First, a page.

Oregon Supreme Court keeps Measure 114 on hold

Oregon Supreme Court keeps Measure 114 on hold
AP Photo/Keith Srakocic

Good news for gun owners out of Salem, Oregon, where the state Supreme Court on Thursday turned away a request from Attorney General Ellen Rosenbaum to throw out a county judge’s injunction keeping Measure 114’s ban on “large capacity” magazines from being enforced.


In its opinion denying the request, the court declared that the decision “has no bearing on the parties’ respective positions as to any aspect of the underlying proceedings, including the merits of the plaintiff’s complaint.” But the court noted that the lower courts, including the judge in Harney County who issued the injunction against Measure 114’s enforcement, are “proceeding as expeditiously as possible,” and “now is not an appropriate time” for the Supreme Court to weigh in.

While the judges were careful not to couch their opinion as an endorsement of the plaintiffs’ position that Measure 114 is unconstitutional, anti-gun groups backing Measure 114 and Oregon’s AG understand that this is not a good sign for their defense of the magazine ban and “permit-to-purchase” regime mandated by the ballot initiative.

Of course that the position that her office takes. So far, however, Rosenblum hasn’t had a lot of luck with the courts with that argument. A federal judge did decline to issue an injunction, but had to stretch the bounds of credulity in seeking historical analogues that would justify the prohibition on “large capacity” magazines. Every other judge who’s had a chance to take a look at the law has either found that it likely violates the state constitution or refused to intervene with the injunction keeping enforcement on hold.


No, they believe Measure 114 will make schools and communities safer. It’s a matter of faith, not facts, for the anti-gunners behind Measure 114. But so far, the only thing that Measure 114 has accomplished is putting more guns in the hands of Oregonians; something that groups like the Oregon Alliance for Gun Safety believe makes the state a more dangerous place.

In January 2022 Oregon had 23,939 NICS checks for firearm transfers. In January of 2023, as Measure 114 was being implemented and challenged in court, the number shot up to 48,206; an incredible increase of 101%. Gun sales doubled in Oregon last month compared year-to-year, and the only reason to explain it is the number of Oregonians rushing to buy a firearm ahead of the idiotic permit-to-purchase aspect of the gun control initiative taking effect; something that hasn’t happened both because of the courts and the fact that the state wasn’t ready to implement the half-cocked regime despite assurances to the contrary.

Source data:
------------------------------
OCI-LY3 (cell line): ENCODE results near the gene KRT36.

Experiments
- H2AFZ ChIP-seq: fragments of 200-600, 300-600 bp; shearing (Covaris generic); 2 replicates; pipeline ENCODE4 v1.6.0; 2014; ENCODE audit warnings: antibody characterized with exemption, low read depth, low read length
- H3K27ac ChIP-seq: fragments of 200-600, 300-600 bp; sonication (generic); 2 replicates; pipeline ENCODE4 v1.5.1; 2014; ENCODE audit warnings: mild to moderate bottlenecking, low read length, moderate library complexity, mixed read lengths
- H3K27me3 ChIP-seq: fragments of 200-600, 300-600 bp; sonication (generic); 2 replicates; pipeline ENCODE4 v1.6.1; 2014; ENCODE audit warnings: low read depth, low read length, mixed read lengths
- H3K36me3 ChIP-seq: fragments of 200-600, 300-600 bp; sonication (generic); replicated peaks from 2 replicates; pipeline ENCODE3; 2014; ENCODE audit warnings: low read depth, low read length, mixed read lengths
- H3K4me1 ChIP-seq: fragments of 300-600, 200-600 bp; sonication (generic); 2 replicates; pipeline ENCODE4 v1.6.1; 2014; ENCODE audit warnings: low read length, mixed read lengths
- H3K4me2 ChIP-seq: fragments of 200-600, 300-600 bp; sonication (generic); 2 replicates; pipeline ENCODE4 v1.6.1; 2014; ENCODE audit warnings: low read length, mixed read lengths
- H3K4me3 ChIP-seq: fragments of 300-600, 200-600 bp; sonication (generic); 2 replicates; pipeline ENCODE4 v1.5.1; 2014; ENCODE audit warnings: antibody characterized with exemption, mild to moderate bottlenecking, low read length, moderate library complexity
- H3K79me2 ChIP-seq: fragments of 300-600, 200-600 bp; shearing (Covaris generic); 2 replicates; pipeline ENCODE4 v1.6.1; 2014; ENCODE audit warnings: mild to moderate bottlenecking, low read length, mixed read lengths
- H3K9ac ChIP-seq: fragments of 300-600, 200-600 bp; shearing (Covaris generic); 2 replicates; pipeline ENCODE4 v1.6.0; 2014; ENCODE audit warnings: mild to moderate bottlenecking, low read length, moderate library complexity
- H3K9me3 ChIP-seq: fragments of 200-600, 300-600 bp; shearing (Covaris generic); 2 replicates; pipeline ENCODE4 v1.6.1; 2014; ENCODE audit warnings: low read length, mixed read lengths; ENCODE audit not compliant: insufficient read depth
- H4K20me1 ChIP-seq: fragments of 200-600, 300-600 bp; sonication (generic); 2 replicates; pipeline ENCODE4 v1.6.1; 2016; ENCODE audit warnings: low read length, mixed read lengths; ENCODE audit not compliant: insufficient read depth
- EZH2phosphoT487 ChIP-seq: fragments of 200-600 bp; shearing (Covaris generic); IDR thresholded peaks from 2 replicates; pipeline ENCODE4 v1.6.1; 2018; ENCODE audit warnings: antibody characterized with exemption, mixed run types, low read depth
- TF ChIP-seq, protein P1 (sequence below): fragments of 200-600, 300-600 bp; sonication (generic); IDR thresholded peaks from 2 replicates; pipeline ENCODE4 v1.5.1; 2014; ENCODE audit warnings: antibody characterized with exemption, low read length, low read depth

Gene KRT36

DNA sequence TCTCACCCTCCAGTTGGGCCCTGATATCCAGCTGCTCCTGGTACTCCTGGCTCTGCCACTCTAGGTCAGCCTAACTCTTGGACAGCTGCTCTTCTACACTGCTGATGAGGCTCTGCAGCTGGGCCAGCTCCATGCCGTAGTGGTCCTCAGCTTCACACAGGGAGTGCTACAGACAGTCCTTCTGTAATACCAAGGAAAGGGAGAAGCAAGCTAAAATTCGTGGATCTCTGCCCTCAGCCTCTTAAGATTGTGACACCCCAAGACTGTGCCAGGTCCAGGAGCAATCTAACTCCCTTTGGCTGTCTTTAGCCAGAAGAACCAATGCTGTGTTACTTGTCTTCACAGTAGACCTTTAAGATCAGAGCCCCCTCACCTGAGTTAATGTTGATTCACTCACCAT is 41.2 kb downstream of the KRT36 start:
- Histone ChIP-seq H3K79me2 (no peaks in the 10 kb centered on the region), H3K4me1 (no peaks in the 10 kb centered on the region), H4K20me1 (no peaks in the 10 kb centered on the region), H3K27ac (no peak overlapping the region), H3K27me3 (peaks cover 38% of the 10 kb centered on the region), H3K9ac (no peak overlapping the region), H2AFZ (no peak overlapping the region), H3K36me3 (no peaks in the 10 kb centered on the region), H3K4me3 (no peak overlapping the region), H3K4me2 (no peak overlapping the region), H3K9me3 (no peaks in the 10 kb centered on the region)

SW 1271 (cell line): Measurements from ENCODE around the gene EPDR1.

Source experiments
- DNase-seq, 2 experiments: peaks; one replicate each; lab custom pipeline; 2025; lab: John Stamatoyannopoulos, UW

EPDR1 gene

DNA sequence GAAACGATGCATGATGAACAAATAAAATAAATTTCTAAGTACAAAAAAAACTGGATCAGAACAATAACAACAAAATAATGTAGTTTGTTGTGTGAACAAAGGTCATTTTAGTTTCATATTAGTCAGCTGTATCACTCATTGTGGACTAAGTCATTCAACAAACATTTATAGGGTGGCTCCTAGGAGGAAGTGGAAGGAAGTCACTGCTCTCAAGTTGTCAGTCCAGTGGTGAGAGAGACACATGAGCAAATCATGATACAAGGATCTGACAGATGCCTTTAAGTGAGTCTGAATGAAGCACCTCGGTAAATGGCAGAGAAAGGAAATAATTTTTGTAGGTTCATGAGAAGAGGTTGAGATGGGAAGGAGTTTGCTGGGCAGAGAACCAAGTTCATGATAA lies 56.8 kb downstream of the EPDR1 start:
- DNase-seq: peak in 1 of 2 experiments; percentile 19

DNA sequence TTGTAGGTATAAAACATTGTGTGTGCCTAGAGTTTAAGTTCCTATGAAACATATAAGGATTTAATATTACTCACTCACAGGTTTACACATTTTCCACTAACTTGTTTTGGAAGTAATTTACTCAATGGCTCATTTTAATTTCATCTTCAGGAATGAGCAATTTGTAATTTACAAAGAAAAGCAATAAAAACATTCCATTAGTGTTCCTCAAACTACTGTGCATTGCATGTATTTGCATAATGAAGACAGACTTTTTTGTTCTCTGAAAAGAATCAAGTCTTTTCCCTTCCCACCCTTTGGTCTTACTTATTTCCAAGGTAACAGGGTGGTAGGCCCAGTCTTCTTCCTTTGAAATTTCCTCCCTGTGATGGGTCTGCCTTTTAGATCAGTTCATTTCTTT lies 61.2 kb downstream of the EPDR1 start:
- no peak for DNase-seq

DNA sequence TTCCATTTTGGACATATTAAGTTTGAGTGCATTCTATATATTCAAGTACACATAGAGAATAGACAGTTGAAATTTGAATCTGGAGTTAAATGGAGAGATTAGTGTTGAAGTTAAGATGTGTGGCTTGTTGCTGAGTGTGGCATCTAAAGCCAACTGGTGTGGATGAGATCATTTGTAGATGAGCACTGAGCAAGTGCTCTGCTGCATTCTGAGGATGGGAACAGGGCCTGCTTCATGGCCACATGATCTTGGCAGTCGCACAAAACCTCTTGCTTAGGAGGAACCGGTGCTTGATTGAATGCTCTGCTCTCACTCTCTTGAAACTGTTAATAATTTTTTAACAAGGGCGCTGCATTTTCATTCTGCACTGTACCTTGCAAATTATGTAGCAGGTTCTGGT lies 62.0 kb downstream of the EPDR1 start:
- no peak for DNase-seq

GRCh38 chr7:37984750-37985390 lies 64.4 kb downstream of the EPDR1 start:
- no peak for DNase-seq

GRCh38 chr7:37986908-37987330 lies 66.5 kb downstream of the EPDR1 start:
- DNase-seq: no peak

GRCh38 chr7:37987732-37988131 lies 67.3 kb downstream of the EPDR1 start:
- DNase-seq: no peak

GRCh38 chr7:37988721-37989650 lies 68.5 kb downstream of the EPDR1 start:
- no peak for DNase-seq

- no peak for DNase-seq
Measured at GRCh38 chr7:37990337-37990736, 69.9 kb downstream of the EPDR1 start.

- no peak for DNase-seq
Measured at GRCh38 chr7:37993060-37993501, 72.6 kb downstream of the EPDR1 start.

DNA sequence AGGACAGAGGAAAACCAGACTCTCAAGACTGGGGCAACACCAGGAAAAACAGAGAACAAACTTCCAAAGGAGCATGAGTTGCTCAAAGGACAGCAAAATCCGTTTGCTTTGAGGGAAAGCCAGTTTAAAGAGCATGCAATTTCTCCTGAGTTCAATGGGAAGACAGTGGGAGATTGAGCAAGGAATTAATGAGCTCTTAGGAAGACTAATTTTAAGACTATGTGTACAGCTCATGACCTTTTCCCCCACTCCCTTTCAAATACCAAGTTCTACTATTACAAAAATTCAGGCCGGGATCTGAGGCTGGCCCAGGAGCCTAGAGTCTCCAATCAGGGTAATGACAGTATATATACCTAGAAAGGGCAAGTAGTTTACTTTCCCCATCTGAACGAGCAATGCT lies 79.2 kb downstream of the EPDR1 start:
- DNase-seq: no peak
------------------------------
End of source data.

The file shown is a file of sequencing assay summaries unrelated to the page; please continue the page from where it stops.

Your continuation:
The NICS figure could also undercount the true demand for firearms in Oregon. So many people have been trying to purchase guns in the state over the past few months that the Oregon State Police have reported backlogs in submitting NICS requests, so the 44,225 checks that were reported may not represent those who are currently waiting for their check to be submitted or approved.

What we do know is that demand spiked as soon as it became apparent that Measure 114 had been approved by voters (it ultimately received 50.7% support). There were more than 86,000 checks in November, and another 68,000 or so in December; both far higher than historic averages.

To put it even further into perspective, between January and October of last year, there were 267,725 NICS checks on gun transfers across the state. Over the past three months, since Measure 114’s passage, there’ve been 203,274.


More gun control, more guns sold. And something tells me that many gun-owning Oregonians are going to celebrate today’s state Supreme Court decision with a trip to their local gun store to purchase a “large capacity” magazine or two; in defiance of the Attorney General and gun control groups… but in full compliance with current state law.


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